Learn / Can You Overdose on Cocaine? Risks, Signs, and Treatment

Can You Overdose on Cocaine? Risks, Signs, and Treatment

Kayla Gill
 December 20th, 2023|   Clinically Reviewed by 
Rajnandini Rathod

Key Points

  • Cocaine is a powerful stimulant. Using it in any form can lead to an overdose.
  • Cocaine-related overdose deaths are rising in the U.S.
  • If you suspect a cocaine overdose, call emergency services immediately.

Cocaine is a powerful stimulant that carries a dangerous risk of overdose. It can impact every organ in the body, but its most lethal effects are on the heart. Dangerous side effects include rapid heart rate, irregular heartbeat, high blood pressure, and narrowed coronary arteries. Cocaine overdose can cause a heart attack, stroke, and even death. 

If you suspect someone has overdosed on cocaine, call 911 immediately or take them to your nearest emergency department. 

A cocaine overdose can happen to anyone. You can help someone in this critical situation by understanding the warning signs and steps to take if you suspect an overdose. 

Understanding Cocaine

Cocaine comes from the leaves of the coca plant, indigenous to South America. Because it’s addictive and potentially lethal, cocaine is a Schedule II drug.1 It’s also a major public health concern. In the U.S., 4.71% of drug-related hospital visits are related to cocaine.2

Cocaine is a stimulant3 that hijacks the brain’s reward system and floods it with the “feel-good” hormone dopamine. It works by causing dopamine to build up in the brain and send stronger signals. This results in an intense, short-lived euphoria, which is also why cocaine is addictive. Long-term use leads to tolerance, meaning the body needs more cocaine to feel the same effects as before. This can quickly develop into a cocaine addiction. 

People take cocaine in different ways, including snorting, injecting, or orally. Crack cocaine is a solid (rock) form of cocaine that’s nearly always smoked.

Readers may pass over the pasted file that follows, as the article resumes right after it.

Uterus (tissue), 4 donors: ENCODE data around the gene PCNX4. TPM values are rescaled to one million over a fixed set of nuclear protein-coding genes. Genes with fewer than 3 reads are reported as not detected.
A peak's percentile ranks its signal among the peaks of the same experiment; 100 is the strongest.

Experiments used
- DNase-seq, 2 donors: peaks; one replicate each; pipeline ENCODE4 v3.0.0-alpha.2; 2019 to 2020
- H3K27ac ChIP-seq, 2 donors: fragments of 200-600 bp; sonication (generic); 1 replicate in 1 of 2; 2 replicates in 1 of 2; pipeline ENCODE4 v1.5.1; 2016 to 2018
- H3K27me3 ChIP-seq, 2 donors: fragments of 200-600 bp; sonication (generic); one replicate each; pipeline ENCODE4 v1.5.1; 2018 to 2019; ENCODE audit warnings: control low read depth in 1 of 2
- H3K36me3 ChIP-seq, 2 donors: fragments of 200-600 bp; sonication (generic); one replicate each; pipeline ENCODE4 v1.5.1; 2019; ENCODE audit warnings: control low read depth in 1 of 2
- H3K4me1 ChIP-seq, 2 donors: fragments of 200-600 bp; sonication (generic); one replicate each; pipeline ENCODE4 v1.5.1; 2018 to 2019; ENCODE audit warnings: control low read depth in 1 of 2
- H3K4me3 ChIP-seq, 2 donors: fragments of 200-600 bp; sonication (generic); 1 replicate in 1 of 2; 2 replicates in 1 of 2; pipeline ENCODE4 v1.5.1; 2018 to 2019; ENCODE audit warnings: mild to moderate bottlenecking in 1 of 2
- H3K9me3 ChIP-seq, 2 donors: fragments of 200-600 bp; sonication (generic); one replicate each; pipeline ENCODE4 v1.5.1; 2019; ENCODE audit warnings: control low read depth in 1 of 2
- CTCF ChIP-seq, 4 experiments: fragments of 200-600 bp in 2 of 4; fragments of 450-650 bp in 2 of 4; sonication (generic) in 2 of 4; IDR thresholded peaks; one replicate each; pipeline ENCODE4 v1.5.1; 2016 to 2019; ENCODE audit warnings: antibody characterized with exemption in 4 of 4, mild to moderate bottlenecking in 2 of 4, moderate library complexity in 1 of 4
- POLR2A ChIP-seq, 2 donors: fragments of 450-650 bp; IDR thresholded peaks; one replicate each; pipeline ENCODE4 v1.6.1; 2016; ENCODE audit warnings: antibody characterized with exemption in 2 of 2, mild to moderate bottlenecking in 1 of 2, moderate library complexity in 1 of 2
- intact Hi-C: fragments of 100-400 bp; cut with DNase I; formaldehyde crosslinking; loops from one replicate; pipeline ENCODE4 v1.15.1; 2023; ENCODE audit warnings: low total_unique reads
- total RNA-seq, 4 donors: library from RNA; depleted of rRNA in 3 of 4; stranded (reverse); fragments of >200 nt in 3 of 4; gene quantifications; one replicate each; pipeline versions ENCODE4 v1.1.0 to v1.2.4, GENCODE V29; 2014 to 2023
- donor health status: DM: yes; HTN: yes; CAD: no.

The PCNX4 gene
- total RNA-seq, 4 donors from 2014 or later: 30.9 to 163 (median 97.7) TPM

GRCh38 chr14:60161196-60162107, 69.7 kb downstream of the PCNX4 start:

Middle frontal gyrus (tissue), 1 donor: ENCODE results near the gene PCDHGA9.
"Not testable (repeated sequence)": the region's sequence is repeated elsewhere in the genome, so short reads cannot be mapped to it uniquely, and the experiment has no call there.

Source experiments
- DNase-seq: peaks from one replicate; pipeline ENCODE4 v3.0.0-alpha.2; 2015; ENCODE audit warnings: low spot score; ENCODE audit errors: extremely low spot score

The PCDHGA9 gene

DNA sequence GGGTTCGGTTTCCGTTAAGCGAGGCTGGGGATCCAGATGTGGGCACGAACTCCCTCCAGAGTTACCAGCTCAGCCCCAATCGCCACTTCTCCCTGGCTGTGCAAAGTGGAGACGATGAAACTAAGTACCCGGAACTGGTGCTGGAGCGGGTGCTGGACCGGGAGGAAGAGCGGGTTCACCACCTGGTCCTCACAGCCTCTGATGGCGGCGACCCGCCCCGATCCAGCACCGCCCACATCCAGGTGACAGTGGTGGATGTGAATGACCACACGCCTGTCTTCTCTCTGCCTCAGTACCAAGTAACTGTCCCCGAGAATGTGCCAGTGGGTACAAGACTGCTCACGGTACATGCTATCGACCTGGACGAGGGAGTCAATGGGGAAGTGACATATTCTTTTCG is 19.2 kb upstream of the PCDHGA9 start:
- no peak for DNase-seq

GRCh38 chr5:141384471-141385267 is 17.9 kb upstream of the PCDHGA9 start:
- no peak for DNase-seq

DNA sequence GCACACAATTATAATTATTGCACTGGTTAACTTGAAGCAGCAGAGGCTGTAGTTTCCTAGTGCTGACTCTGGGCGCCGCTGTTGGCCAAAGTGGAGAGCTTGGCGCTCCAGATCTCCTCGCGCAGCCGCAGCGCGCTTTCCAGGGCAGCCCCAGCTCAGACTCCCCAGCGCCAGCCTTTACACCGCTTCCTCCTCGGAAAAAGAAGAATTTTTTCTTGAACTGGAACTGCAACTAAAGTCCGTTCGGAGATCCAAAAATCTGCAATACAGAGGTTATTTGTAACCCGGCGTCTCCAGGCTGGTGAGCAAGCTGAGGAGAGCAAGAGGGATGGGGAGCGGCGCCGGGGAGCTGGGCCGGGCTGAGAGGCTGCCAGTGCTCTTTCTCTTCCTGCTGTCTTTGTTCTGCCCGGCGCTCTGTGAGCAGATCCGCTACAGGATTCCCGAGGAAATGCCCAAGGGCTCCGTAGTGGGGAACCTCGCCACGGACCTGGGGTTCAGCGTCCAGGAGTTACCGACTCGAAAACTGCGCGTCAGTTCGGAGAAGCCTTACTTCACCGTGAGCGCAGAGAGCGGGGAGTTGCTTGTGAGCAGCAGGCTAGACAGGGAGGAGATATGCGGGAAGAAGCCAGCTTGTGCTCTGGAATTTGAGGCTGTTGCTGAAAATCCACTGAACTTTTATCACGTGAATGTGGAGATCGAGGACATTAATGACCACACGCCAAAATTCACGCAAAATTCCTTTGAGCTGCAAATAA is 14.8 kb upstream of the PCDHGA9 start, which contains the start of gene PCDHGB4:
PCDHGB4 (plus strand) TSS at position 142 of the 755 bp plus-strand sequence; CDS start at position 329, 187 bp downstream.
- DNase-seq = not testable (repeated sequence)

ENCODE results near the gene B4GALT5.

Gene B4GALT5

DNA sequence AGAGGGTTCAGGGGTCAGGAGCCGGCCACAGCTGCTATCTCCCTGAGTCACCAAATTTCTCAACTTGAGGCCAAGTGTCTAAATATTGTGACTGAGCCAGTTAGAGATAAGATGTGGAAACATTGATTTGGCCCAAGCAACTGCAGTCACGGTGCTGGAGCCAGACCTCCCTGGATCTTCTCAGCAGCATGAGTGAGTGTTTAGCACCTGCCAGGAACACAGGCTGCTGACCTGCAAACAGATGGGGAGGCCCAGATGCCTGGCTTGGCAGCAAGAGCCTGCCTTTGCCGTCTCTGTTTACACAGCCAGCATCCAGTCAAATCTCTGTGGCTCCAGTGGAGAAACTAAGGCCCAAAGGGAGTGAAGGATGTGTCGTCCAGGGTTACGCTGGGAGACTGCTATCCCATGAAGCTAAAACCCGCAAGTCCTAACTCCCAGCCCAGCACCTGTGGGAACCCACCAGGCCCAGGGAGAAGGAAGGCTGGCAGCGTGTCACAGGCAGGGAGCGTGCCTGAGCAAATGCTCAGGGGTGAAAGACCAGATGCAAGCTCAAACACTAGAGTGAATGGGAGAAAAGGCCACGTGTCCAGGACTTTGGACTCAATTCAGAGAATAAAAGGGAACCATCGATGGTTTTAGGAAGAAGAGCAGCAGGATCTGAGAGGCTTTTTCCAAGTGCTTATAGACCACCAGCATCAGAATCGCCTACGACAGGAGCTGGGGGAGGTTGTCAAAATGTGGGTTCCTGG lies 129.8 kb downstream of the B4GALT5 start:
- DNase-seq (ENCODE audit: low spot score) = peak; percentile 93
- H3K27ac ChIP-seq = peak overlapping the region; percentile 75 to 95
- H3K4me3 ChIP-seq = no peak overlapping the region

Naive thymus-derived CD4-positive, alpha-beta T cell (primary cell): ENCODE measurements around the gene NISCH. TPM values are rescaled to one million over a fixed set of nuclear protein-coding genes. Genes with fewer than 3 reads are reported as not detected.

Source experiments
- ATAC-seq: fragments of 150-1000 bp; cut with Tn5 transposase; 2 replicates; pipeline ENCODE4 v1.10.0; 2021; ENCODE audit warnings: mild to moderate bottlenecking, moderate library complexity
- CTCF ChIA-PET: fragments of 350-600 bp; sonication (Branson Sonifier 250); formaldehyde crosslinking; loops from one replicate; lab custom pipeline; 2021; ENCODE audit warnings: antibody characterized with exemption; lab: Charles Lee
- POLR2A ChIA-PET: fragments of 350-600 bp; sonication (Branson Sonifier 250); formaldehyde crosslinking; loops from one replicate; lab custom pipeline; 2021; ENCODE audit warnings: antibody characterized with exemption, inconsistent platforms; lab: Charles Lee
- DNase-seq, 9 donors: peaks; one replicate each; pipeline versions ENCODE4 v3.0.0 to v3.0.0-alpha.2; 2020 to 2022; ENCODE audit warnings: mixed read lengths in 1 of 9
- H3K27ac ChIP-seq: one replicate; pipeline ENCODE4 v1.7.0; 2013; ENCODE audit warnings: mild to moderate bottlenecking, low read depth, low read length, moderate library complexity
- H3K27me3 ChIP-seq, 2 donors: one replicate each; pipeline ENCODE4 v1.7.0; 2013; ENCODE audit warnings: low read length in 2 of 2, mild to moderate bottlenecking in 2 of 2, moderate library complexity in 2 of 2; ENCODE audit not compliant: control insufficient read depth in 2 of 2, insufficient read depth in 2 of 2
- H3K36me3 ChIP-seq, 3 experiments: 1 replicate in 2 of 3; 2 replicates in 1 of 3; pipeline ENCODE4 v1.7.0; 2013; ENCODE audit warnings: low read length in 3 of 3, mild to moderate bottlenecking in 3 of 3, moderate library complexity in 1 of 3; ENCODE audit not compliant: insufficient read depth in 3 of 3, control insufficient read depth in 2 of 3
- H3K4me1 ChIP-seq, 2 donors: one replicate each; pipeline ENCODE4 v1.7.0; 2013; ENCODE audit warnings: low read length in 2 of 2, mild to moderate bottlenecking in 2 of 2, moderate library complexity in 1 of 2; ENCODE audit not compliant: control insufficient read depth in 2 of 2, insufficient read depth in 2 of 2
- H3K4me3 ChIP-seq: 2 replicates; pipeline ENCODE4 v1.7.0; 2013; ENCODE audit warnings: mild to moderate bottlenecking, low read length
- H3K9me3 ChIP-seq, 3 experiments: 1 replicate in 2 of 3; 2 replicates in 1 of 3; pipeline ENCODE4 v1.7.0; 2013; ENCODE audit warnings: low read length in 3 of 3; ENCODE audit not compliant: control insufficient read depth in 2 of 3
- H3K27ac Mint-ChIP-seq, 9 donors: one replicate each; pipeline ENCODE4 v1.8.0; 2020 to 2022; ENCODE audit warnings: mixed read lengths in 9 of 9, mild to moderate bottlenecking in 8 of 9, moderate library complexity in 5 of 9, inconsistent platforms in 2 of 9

What Is a Cocaine Overdose?

Many people wonder, can you overdose on cocaine? The answer is yes. Cocaine overdose is a potentially life-threatening reaction to cocaine.4 It can happen within a few minutes to hours of use. Also known as cocaine toxicity, it has a serious impact on the heart and brain and requires quick action. 

Cocaine overdose can escalate fast and lead to life-threatening complications like seizures, lack of oxygen, heart attack, or stroke. Because of its immediate and powerful effect on the body, it can be fatal. This is true even for small amounts of cocaine. 

Anyone can overdose on cocaine. Some people are more at risk than others, such as young adults, males, and people with heart conditions—even mild ones. Long-term cocaine use changes the heart structure5 and increases your risk of overdose. Other risk factors relate to how you take cocaine, like using too much or mixing it with other drugs.

Explore Cocaine Treatment Centers

Signs and Symptoms of Cocaine Overdose

Signs of cocaine use include dilated pupils, hyperactivity, appetite loss, and more. Recreational use can quickly escalate into an overdose. A cocaine overdose isn’t just uncomfortable for the person experiencing it—it’s also very dangerous. Someone overdosing on cocaine may show a combination of physical and psychological signs:

  • Elevated heart rate or irregular heartbeat
  • Increased body temperature
  • Sweating
  • Rapid breathing or difficulty breathing
  • Chest and stomach pain
  • Nausea and vomiting
  • Anxiety and paranoia 

If someone is showing signs of a cocaine overdose, get help right away. Call 9-1-1 immediately or take them to the nearest emergency room.  

Deaths from cocaine overdose in the U.S.6 are rising. The number of deaths from cocaine increased from 15,883 to 24,486 (almost 54%) between 2019 and 2021.

What to Do in Case Someone Overdoses on Cocaine

A cocaine overdose is a critical situation that calls for quick, immediate action. If you suspect someone has overdosed on cocaine, follow these steps:

  • Call emergency services. This is the first and most urgent step. Dial 9-1-1 for emergency services if you’re in the U.S. Give the operator clear information about the person’s condition. 
  • Never leave the person alone. Cocaine overdose symptoms can escalate quickly. Monitor the person’s condition while you wait for help to arrive. Stay with them until medical professionals get there. 
  • Try to remain calm. Once you’ve called emergency services, know that help is on the way. Your calm presence and support can make a big difference.
  • Check their breathing and pulse. If their breathing is shallow, or they’ve lost consciousness, check their pulse. If you don’t know how to perform CPR, call emergency services to guide you over the phone. 
  • Give emergency responders as much information as possible. When help arrives, give detailed information about the person’s condition and any substances they may have taken. They may need to go to the emergency room. 

Quick action and professional medical care can save someone’s life.

Risk Factors for Cocaine Overdose

Certain factors increase the risk of cocaine overdose: 

Polysubstance Use

Combining cocaine with other substances, like alcohol, stimulants, or opioids, puts a dangerous strain on the heart. 

Purity Levels